Other People’s Anger

Even if you do all you can do to manage your own anger, you still have to deal with other people’s anger. When you take a Zen approach to anger, you don’t get angry. Things happen. They hurt. They make you sad, scared, or frustrated, but as you focus on feeling those emotions as they happen, they don’t pile up and turn into anger. When you regularly practice observing and recognizing thoughts, moods, and emotions, anger comes around less frequently. When it does happen, you recognize it, observe it and let it pass before it does too much damage to you or those around you. Other people though, don’t practice this. They get mad, maybe even at you.

When somebody around you is mad, you can practice dealing with other people’s anger. When people get angry, they are sad, hurt, scared, and/or frustrated. They don’t know what to do with those emotions, so they get angry. They may say or do things that are hurtful to you even if they love you. They are wrong to hurt you. When you feel hurt, you get defensive and since anger is in the air, you may get angry too. If that happens, you’re back to practicing with your own anger. If you don’t get angry, then you can continue your practice with the other person’s anger.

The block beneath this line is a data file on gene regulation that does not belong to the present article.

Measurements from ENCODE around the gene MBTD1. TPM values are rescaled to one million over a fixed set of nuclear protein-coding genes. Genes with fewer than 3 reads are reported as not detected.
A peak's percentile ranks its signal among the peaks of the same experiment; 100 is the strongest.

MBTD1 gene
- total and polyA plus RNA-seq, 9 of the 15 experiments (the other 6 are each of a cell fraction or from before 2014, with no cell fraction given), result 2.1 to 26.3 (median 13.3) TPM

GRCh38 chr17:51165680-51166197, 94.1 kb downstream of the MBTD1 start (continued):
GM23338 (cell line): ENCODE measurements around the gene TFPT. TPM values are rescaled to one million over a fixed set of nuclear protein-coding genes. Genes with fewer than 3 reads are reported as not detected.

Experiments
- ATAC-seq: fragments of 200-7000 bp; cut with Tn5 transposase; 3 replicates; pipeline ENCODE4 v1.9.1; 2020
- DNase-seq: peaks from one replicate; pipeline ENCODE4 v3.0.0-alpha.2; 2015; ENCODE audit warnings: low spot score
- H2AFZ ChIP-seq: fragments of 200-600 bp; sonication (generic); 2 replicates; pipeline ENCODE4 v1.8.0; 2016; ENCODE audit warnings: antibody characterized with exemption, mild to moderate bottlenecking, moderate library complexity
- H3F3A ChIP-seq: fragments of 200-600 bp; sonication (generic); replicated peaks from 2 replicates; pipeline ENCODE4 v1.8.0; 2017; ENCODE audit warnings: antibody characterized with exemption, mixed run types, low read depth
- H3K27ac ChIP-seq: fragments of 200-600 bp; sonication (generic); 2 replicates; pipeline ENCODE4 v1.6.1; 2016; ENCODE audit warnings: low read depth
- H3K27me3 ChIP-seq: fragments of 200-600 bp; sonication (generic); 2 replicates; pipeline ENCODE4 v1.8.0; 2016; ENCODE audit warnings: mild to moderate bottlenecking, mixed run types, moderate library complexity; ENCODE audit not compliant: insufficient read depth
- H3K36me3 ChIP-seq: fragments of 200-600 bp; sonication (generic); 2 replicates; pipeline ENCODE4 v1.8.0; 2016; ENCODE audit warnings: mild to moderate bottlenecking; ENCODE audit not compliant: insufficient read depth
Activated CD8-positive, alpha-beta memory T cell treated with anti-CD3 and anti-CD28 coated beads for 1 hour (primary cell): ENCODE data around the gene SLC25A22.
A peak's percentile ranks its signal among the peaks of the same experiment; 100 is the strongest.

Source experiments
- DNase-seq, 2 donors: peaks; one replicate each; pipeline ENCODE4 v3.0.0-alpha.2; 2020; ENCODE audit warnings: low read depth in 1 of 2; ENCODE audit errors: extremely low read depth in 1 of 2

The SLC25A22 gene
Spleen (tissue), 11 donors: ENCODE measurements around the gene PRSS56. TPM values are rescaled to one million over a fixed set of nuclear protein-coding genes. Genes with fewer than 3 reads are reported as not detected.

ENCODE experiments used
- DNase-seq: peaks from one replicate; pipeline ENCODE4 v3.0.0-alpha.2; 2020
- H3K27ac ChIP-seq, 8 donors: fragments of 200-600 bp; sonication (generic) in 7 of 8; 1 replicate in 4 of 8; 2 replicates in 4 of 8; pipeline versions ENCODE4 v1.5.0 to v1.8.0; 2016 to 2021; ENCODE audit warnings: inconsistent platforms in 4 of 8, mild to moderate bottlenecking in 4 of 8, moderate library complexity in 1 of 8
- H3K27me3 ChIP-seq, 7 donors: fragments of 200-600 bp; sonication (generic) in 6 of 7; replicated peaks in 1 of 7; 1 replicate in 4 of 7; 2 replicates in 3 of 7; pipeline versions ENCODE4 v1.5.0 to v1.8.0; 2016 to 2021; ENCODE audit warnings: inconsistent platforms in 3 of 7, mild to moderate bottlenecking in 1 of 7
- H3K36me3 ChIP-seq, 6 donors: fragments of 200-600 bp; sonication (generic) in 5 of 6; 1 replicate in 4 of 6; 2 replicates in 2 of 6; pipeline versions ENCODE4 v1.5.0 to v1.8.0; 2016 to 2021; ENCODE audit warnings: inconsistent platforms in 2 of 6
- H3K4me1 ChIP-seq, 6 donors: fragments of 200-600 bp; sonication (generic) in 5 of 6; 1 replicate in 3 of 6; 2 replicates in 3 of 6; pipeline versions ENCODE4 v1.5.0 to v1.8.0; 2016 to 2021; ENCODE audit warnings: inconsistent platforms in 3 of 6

To practice with the other person’s anger you connect with the difficult emotions that they are dealing with. You don’t have to look for the hurt or fear, anger is enough. Anger is painful. When you connect with the pain of the other person’s anger you can feel compassion. When you feel compassion, you want to help them. At that point, you are not feeling small, guilty and afraid. You are helping a person in distress.

Dealing with other people’s anger is similar do dealing with your own. You try to see the anger as anger and not get sucked into it. When you see anger as a painful imbalance, rather than a reasonable response to the circumstance, then you won’t fall for accepting blame for the other person’s emotions. If you can remain calm and respond with compassion, you are in a good position to ease their suffering. That creates harmony.


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